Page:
St-Hilare Train Disaster
Canada's deadliest wreck occurred at St-Hilaire, Québec, at 1:10 AM on 29 June 1864.
A Grand Trunk train with 458 passengers, most of them newly arrived German and Polish immigrants, was unable to stop for an open swing bridge over the Rivière Richelieu. The train plunged into the gap and the coaches piled on top of one another. Estimates of the deaths ran as high as 99, with another 100 injuries.
Near Beloeil, a bridge crossed the Richelieu River. On June 28, 1864, there was a terrible railway accident on this bridge; it would be the worst catastrophe of its kind in the history of Canada. Around 1:30 in the morning, a train made up of a locomotive, a tender, two baggage cars and 11 wagons filled with passengers, cruised speedily ahead. Just as the train was about to cross the bridge, the locomotive engineer noticed that it had been raised to let boats on the river pass through. Too late! The train fell into the Richelieu River. At least 99 people lost their lives.
On June 29, 1864 a Grand Trunk train carrying between 354 and 475 passengers, many of them German and Polish immigrants, were travelling from Quebec City to Montreal.
At around 1:20 a.m. local time the train was approaching a swing bridge known as the Beloeil Bridge on the Richelieu River. The swing bridge had been opened to allow the passage of five barges and a steamer ship. A red light a mile ahead of the bridge signalled to the train that the crossing was open and it needed to slow down. However the light was not acknowledged by the conductor, Thomas Finn, or the engineer, William Burnie, and the train continued towards the bridge.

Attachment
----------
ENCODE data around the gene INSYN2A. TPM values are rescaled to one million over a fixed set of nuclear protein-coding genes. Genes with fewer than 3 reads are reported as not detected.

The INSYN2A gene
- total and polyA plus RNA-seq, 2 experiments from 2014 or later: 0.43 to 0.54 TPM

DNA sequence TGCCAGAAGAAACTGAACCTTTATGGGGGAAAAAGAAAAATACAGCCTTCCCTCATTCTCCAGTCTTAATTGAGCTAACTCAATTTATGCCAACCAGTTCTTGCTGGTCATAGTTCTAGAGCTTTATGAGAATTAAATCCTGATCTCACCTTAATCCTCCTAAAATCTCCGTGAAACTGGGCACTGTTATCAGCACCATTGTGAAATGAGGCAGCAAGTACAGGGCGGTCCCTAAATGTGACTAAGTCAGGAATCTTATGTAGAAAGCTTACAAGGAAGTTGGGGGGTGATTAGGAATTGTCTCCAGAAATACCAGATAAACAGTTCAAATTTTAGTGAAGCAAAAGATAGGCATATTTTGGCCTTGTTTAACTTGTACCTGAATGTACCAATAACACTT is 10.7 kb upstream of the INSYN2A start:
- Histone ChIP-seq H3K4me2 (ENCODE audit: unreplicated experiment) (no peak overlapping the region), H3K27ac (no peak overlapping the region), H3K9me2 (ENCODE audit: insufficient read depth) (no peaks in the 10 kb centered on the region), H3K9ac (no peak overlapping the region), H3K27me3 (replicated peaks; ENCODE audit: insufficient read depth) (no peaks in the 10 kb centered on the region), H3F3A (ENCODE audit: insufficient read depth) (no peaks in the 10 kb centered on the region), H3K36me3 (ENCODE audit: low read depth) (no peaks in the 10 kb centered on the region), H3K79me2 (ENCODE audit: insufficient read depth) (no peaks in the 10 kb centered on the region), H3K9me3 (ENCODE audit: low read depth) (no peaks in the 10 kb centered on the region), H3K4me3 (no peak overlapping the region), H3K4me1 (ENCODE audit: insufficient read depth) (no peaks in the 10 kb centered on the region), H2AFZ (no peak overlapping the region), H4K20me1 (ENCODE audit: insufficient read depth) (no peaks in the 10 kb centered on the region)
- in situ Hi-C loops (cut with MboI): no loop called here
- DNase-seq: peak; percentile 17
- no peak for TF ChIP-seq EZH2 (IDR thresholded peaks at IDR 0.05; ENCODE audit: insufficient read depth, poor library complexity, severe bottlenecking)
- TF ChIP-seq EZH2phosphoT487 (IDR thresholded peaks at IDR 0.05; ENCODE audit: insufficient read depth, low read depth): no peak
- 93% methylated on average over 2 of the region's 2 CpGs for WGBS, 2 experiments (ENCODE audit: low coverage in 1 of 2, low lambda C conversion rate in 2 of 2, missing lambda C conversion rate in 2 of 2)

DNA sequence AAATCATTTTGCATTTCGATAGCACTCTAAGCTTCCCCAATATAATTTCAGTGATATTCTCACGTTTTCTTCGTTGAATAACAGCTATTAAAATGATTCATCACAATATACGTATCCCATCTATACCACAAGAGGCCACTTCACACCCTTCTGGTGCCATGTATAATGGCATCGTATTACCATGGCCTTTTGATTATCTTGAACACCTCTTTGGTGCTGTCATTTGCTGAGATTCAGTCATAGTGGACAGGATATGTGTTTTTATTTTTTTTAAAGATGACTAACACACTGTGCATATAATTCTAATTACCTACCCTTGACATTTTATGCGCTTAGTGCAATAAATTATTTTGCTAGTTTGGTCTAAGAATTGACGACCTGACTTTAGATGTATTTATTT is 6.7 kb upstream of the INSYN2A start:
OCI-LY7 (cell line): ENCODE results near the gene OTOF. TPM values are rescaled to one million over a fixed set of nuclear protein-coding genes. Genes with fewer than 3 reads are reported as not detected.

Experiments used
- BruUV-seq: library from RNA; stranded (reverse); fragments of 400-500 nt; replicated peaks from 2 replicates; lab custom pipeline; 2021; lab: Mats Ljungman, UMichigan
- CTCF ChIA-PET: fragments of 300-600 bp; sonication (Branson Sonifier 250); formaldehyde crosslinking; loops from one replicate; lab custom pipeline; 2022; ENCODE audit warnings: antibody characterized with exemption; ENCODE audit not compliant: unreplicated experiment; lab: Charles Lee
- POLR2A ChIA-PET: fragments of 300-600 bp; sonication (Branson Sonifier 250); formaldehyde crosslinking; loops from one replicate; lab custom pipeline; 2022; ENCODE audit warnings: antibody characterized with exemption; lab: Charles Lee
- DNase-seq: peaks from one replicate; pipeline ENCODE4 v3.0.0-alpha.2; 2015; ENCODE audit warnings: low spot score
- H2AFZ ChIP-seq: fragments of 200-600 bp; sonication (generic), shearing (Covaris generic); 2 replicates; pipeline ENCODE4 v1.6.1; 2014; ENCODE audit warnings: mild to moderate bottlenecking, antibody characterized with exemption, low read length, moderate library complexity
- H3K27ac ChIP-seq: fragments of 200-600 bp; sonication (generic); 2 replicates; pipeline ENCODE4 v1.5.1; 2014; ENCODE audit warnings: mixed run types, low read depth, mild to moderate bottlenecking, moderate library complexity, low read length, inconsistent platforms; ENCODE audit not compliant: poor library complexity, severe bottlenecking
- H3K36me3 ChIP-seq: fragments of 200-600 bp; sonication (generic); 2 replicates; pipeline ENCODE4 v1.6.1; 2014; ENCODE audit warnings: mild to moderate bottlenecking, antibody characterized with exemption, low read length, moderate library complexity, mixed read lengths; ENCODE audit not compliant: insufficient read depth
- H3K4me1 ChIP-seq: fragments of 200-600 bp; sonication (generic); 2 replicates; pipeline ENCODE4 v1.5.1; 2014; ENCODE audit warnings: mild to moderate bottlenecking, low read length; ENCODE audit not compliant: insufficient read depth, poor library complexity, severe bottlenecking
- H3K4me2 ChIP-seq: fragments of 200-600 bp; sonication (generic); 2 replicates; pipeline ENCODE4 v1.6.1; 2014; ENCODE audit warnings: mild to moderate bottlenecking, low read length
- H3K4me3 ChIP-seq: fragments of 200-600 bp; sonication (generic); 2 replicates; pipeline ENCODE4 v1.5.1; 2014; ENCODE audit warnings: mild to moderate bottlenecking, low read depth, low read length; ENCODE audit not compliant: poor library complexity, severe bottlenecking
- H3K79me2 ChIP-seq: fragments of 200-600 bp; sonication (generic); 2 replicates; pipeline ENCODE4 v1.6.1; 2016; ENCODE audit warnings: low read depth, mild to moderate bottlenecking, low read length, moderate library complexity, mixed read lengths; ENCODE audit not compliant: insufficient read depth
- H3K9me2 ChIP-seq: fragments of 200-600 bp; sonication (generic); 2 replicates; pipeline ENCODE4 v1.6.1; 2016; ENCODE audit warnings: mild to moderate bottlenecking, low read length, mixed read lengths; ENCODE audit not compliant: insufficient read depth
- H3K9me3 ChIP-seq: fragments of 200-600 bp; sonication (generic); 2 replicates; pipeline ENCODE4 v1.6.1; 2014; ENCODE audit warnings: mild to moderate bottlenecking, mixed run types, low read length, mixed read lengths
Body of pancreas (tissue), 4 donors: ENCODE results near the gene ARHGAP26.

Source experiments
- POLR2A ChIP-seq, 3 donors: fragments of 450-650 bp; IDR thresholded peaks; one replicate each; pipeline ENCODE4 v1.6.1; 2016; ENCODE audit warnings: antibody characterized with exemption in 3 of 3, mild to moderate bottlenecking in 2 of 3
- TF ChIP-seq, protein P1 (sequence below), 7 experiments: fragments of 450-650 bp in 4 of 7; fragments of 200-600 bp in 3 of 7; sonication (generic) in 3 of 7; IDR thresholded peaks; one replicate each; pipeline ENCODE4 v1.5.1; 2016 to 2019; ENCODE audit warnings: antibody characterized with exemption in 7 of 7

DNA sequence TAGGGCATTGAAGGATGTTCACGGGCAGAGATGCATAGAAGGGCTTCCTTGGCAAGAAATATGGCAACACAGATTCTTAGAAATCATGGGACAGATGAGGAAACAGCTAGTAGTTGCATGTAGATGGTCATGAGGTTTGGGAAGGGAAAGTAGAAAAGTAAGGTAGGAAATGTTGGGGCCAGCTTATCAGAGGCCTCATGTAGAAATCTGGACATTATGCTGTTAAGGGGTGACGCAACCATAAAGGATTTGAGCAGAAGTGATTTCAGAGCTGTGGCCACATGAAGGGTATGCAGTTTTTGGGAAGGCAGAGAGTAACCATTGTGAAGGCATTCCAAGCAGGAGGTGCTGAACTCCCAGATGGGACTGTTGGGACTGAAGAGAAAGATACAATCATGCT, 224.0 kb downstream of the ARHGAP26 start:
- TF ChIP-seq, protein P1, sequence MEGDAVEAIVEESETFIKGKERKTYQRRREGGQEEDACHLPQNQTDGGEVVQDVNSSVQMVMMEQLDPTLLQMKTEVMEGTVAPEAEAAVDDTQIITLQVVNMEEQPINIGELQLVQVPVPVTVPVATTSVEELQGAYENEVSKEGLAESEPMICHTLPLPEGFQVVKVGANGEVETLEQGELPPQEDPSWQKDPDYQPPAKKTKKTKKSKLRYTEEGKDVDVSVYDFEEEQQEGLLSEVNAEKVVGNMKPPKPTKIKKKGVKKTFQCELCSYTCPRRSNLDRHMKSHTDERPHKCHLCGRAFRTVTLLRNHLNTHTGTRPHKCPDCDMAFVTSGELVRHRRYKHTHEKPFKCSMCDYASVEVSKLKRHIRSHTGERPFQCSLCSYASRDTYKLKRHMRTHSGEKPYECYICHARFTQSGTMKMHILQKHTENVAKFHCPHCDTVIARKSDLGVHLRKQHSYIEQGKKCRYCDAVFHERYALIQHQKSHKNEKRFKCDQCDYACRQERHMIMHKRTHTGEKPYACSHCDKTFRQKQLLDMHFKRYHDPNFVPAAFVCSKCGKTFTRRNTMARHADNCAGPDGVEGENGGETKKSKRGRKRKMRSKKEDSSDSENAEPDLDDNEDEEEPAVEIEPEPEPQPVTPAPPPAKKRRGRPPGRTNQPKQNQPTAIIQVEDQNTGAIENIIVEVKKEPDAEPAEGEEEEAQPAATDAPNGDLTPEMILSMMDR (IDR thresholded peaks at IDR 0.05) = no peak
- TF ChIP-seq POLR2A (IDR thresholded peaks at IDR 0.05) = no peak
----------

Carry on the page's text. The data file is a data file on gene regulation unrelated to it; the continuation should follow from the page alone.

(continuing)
At 1:20 a.m. the train came onto the bridge and fell through an open gap. The engine and eleven coaches fell through the gap one after another on top of each other crushing a passing barge. The train sank into an area of the river with a depth of 10 feet. 99 people aboard the train were killed and 100 more were injured. Among the dead was Thomas Finn and the fireman aboard the train. The engineer was slightly hurt in the accident but was able to escape the wreck. The disaster was blamed on the conductor and engineer for failing to follow the standing order to stop before crossing the bridge. The engineer, who had only recently been hired, claimed that he was not familiar with the route and that he did not see the signal.